Top Saudi official holds talks with US state, defence secretaries | Eurasia Diary - ednews.net

21 October, Monday


Top Saudi official holds talks with US state, defence secretaries

Discussions between the two countries come amid heightened tensions with Iran following attack on Saudi oil facilities.

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Saudi Arabia's deputy defence minister has said he discussed regional security and military cooperation with senior US government officials at a time of heightened tension with Iran following last month's attacks on Saudi oil facilities, Aljazeera reports.

Saudi Arabia and the United States blamed common foe, Iran, for the September 14 assault on oil plants that initially halved the output of the world's top exporter, a charge Tehran denies.

The kingdom's de facto ruler Crown Prince Mohammed bin Salman (MBS) last month said Riyadh prefers a political solution to a military one, but warned that oil prices could spike to "unimaginably high numbers" if the world does not deter Iran.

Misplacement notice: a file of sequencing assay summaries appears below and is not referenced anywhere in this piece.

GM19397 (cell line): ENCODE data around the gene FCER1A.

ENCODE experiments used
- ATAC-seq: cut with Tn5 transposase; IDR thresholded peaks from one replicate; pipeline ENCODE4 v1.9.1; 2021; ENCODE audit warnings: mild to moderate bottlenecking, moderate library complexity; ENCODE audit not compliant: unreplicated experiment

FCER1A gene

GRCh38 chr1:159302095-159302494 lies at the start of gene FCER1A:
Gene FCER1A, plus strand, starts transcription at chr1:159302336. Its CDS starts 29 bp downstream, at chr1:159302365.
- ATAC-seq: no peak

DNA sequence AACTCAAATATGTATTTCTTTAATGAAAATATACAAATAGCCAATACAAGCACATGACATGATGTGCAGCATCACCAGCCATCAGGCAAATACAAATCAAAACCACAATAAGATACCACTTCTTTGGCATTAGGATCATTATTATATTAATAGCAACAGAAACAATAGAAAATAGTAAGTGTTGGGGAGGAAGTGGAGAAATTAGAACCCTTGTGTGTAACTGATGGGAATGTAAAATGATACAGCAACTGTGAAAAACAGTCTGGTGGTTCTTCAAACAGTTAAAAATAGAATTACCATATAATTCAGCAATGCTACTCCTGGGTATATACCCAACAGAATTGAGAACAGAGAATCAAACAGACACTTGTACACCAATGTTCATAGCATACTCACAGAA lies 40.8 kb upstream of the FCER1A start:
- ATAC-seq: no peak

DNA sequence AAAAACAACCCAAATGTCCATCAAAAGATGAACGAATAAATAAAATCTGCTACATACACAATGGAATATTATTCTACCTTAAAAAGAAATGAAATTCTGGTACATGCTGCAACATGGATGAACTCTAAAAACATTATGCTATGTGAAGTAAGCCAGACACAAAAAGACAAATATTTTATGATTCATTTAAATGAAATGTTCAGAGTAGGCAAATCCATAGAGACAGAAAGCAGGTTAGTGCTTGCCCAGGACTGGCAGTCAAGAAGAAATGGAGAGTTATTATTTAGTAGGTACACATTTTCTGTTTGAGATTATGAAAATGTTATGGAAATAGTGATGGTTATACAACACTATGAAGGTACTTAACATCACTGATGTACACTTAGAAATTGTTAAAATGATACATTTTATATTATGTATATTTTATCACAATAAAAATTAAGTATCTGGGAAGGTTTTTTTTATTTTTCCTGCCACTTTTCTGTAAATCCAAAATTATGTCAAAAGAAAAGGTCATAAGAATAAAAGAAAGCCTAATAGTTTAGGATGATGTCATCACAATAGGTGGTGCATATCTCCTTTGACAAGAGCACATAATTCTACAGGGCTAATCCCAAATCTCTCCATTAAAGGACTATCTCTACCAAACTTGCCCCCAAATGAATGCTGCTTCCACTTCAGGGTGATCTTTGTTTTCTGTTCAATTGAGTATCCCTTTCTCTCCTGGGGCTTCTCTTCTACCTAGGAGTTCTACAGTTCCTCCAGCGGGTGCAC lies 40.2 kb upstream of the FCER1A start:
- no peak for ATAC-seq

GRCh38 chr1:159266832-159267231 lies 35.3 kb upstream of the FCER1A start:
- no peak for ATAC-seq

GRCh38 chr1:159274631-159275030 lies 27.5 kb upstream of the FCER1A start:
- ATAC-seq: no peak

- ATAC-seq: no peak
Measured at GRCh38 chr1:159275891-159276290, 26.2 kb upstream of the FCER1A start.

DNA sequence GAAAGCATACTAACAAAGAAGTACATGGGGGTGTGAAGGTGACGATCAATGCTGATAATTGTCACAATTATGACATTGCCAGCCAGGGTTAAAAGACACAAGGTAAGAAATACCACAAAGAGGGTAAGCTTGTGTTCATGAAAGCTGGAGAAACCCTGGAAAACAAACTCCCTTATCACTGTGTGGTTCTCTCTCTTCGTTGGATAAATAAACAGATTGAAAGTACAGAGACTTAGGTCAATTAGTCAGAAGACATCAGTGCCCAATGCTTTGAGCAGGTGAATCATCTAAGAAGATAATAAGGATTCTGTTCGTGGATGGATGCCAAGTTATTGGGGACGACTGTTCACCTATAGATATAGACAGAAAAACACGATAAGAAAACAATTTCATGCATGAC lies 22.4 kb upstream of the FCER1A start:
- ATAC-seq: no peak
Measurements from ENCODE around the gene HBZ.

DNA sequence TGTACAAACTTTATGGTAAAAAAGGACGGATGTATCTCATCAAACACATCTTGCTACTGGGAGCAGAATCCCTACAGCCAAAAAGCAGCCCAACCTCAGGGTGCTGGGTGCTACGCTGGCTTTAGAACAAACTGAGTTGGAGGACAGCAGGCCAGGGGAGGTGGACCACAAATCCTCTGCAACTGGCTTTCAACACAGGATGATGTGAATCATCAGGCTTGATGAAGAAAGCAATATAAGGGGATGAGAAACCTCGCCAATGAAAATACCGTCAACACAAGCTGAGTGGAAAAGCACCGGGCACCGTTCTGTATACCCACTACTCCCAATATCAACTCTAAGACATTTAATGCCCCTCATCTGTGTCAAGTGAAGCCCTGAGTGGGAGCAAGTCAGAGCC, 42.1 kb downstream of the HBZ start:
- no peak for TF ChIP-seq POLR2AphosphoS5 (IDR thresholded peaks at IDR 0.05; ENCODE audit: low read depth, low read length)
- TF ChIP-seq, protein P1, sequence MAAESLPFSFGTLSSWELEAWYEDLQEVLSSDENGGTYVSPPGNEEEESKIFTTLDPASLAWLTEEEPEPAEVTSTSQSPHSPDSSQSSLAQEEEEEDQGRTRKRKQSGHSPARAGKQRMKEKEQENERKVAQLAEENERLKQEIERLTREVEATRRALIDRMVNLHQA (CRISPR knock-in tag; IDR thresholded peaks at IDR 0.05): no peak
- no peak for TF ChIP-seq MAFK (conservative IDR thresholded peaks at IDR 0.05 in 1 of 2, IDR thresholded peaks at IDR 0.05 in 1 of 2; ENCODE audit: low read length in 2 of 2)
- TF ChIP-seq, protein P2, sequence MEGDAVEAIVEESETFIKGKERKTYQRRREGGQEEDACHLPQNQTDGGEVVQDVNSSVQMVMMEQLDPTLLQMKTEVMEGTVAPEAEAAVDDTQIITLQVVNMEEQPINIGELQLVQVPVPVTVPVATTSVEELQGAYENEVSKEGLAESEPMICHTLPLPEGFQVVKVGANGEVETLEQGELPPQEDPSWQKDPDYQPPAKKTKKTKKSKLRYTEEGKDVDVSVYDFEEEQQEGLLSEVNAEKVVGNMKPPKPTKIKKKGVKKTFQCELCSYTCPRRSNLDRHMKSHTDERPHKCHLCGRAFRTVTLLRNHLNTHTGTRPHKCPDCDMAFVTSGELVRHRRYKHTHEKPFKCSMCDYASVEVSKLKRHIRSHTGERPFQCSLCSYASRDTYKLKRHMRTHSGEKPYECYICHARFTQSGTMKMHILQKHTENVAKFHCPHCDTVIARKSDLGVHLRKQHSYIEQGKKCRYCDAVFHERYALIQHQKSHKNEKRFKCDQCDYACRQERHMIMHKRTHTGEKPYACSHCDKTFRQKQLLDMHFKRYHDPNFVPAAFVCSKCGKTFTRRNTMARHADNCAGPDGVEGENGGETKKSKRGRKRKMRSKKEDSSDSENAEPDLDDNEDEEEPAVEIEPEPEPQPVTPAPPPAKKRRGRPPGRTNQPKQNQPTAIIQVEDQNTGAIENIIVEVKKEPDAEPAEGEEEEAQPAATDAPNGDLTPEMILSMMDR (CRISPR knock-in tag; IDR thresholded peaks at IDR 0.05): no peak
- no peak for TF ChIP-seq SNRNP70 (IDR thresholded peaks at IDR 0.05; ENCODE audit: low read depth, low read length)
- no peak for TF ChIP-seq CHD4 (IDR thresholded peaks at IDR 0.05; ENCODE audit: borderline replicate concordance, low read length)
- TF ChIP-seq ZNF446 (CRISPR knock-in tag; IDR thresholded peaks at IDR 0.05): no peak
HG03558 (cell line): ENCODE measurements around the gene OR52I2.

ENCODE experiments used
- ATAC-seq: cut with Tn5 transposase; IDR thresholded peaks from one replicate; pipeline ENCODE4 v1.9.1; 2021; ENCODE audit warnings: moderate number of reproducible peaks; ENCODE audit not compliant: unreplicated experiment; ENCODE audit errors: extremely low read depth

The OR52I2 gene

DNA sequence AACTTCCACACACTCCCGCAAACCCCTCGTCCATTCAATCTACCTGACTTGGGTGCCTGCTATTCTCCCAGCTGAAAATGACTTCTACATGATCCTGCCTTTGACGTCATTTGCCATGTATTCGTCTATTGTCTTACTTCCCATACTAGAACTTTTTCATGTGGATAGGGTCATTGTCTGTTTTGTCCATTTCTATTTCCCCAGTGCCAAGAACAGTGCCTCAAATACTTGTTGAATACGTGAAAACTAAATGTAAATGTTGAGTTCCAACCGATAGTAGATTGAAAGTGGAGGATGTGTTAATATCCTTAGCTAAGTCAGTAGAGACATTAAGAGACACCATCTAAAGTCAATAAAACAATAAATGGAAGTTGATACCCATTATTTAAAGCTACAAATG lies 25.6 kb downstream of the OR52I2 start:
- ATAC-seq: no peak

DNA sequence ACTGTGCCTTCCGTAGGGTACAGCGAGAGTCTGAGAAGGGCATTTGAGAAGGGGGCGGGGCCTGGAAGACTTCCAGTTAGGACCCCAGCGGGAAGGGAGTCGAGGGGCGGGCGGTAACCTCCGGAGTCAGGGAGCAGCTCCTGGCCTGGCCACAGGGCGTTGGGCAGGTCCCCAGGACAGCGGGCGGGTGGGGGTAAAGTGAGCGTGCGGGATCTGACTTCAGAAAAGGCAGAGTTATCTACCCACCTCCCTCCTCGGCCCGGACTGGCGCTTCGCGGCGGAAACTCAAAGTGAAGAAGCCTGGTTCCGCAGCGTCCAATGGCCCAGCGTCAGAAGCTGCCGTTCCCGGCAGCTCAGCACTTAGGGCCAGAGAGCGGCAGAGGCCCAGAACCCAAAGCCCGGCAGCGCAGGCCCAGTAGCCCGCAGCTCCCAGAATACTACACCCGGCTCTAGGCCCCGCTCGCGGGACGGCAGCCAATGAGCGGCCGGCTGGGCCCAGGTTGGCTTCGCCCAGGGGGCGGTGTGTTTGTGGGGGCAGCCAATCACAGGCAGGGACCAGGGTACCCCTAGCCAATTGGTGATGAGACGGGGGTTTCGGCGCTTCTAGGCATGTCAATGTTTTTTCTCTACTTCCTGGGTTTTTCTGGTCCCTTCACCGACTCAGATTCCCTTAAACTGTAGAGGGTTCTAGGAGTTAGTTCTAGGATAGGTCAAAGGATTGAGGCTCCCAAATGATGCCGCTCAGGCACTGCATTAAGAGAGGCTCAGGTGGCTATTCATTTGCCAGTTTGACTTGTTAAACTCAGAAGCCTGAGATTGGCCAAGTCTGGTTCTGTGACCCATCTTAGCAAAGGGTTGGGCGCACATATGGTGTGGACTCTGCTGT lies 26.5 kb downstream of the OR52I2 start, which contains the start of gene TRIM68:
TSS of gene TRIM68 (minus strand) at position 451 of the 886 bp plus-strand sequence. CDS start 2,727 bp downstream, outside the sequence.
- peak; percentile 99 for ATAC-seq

Vice Minister of Defence Prince Khalid bin Salman, a brother of Prince Mohammed, said in Twitter posts that he met US Secretary of State Mike Pompeo and Defense Secretary Mark Esper.

Saudi Arabia and the US "stand side by side in bolstering regional and international security and stability", Prince Khalid said of his talks with Pompeo.

He and Esper discussed mutual security challenges and reaffirmed "strong military cooperation in countering terrorism and preserving peace and stability", the prince said.

The Twitter posts made no mention of them discussing Turkish troops and their Syrian rebel allies launching attacks on Kurdish militia in northeast Syria on Wednesday.

Tensions in the Gulf region have risen since attacks on oil tankers near the Strait of Hormuz in May and June and more limited attacks on Saudi energy assets in recent months that Riyadh has also blamed on Iran.

Tehran denies any involvement.

Saudi Arabia has supported Washington's "maximum pressure" campaign against Iran after President Donald Trump last year quit an international nuclear pact and re-imposed sanctions, saying the deal was flawed as it does not curb Iran's ballistic missile programme or its support for regional proxies.

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